Slow down

Sunbeam

If you have one day in Rome, do you rush about bagging every sight, or sit in a square and experience the pace and the heat.

Sights (and customers) were there yesterday, before you arrived, and they’ll be there tomorrow. It’s compelling to think you have to go fast, and sometimes it’s true. But not often. Most times you can wait until the sky clears and sun comes out – you’ll get a much better view.

It takes time to tell a story. Slow down, let it unfold.

Then … when you’re ready … jump.

Skippy Strategy: If you’re rushing, take a moment to work out whether it’s because you have to or choose to. If it’s choice, work out whether it’s a good one.

Neatly filed under Leading on March 27, 2015

When you’re wronged

Camel

Everyone makes mistakes.

When it’s you, there’s a choice: fess up, put it right and move on, or; cover up, bite it back and move grudgingly.

When it’s someone else, what then?

If they act with a grudge – it makes things worse. If they’re genuine … ok, let’s see how we can work things out.

When someone comes to you to put things right, give them the benefit of the doubt. Assume the mistake was honest and the apology heart felt.

It’s ok to be angry and annoyed, but a pound of flesh? It’s too much. It may be hard, but try to give them an easy path to making things right. Don’t become the grudger – it always, always makes things worse.

Skippy strategy: Next time someone comes to you to straighten things out. Let them know how you feel, then turn the conversation to how to make things right – on every level.

Neatly filed under Leading on March 26, 2015

Space for a creative engine

Engine

Fire fighters don’t build things, they save things. They deal with a specific problem and do their best to leave things as close to OK as they can. It’s not a creative process. No one expects them to put down the hose pipe and pick up a paint brush.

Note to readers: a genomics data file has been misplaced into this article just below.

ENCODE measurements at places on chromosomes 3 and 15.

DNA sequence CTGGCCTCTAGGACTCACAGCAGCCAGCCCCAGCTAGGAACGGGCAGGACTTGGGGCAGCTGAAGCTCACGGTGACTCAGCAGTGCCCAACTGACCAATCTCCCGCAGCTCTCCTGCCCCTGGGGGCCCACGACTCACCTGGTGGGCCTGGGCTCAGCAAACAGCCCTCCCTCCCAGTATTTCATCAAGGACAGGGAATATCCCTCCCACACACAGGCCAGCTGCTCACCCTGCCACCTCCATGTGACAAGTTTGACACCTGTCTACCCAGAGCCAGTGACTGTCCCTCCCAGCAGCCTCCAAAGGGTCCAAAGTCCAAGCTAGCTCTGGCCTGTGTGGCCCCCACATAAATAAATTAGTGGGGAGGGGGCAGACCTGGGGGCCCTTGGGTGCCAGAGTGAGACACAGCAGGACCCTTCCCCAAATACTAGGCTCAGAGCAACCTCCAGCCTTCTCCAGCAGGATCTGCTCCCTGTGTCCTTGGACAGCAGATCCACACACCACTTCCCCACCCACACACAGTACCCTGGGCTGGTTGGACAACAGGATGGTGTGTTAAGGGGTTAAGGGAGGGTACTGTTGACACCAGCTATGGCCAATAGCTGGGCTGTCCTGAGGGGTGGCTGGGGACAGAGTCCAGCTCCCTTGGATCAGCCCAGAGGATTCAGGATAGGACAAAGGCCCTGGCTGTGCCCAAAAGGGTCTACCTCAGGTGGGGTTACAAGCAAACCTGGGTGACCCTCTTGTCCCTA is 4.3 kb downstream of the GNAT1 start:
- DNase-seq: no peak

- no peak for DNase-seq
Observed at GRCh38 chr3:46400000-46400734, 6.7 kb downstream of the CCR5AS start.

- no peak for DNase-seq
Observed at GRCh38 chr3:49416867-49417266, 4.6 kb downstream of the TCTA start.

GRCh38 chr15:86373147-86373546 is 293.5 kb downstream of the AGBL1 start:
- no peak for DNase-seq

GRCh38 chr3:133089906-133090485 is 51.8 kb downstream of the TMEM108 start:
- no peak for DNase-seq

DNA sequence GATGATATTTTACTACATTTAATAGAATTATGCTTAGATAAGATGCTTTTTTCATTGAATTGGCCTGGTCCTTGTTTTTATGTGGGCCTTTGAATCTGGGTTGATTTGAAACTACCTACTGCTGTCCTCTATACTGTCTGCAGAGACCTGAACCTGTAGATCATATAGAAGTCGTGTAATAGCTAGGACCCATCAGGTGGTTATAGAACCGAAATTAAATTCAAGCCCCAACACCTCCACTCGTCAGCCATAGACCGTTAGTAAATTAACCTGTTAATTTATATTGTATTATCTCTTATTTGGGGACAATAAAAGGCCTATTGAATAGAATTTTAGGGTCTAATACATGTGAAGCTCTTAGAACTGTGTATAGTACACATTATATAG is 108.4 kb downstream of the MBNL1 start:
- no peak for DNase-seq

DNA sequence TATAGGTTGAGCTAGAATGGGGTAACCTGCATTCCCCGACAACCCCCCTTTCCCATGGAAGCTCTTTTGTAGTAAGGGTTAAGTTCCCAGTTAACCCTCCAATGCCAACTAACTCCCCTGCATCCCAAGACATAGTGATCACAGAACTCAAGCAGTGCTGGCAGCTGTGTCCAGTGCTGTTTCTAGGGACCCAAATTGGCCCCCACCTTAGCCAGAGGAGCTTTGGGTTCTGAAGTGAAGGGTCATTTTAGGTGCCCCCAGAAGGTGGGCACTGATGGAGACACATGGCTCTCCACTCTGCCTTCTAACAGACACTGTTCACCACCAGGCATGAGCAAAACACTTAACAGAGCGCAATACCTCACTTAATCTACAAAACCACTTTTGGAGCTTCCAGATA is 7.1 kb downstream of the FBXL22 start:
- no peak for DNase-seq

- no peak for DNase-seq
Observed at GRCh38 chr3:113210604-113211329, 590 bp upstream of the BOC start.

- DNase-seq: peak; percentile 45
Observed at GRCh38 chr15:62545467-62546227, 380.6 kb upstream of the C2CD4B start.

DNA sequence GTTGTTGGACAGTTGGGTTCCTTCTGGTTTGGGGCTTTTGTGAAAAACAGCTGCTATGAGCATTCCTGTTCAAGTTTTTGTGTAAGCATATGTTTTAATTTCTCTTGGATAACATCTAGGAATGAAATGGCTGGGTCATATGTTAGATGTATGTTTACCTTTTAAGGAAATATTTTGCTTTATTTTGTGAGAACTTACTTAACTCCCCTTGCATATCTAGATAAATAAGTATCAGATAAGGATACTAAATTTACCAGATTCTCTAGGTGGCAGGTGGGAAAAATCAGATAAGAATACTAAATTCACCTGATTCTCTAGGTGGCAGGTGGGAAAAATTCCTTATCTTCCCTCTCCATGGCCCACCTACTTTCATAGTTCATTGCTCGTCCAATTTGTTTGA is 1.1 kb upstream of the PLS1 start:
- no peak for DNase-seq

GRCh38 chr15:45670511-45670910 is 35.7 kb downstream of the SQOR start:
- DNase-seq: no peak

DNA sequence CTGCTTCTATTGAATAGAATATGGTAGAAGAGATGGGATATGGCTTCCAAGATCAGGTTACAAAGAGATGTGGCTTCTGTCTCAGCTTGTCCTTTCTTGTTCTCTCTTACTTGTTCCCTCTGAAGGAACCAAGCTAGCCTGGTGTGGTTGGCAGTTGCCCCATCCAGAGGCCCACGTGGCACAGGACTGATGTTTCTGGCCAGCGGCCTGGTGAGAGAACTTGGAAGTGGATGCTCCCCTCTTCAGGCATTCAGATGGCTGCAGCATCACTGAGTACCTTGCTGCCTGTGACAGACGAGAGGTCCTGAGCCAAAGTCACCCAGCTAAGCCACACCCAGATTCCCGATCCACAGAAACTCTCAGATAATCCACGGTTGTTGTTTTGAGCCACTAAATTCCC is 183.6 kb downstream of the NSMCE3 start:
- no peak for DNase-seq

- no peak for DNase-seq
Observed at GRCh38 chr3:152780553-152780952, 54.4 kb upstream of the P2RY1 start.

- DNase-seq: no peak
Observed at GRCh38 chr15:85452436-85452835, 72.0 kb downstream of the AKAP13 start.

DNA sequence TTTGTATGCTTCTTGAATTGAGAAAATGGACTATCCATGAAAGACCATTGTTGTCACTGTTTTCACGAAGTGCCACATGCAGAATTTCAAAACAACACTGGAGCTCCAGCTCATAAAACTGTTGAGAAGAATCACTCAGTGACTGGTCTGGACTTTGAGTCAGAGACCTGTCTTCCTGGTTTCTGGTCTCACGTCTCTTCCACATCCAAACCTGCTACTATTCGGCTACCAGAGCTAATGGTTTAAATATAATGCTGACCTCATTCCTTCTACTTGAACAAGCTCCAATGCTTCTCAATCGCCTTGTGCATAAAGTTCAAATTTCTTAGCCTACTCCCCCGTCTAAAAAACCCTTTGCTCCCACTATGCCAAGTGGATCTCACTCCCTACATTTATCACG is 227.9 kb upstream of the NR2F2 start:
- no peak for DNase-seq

Teams that spend most of their time fire fighting don’t push things forward, don’t invent new products or win clients or change the world. They strive for a nil sum – on a good day, just getting back to where they started.

If fire fighting becomes standard operating procedure, there’s no room for the creative engine and the next breakthrough. It gets drowned in cold water.

You have to fight the fires, but do it properly. Starve them of oxygen. Use whatever energy you have left to engineer them out of the system so they can’t spark back to life. Make them the exception not the rule.

Wheel the creativity engine back in the building. Make it purr.

Skippy Strategy: Next time you get that “not again” feeling, put out the fire AND deal with the source. Build a sand-box if you have to, but make sure creativity has space and support.

Neatly filed under Managing on March 25, 2015

It’s right there!

Whale

It’s right there. In front of you. That thing you’re trying to avoid. Right there.

Every day you skirt around, every time you don’t deal with it properly, you deal with it anyway. It causes problems and work-arounds and conversations and difficulties.

When you face up to the issues and actually deal with it properly: no more skirting around the edges, no more avoiding eye contact with that elephant sitting in the corner. It’s done.

A rule of thumb: when your team spends more time talking about (or avoiding talking about) one issue more than anything else, it’s time to stop.

Put it in the middle of the picture and work out what to do about it.

Skippy Strategy: Is there some thing or some body that’s sucking energy from forward motion? How can you take it out of the equation? Walk the walk.

Neatly filed under Managing on March 24, 2015

How do I get the value?

Extract

I don’t care about ease-of-use unless I first understand the value-of-use.

You need both. Developers should do everything in their power to make the product simple to use and marketers should hone the message so customers easily understand the value of the product.

That’s great but not enough.

Even when I understand and want the value that the product offers and believe it’s easy to use, there’s one more step in the dance. Extracting the value.

It’s no good chucking your product, powerful marvel that it is, over the wall and assuming customers will know what to do with it when it lands. How will they get the value?

You have to mediate. You have to build a bridge.

What you offer is rarely the whole solution. Help your customer get where they really want to to.

Skippy Strategy: Your product or service: How can you make it easier to extract the value? What else should be in the box, package, solution? Who needs training, who can give it? What other products or services have to be involved before all that power comes easily to hand – how can you partner to provide everything as a seamless package?

Neatly filed under Keeping Promises on March 23, 2015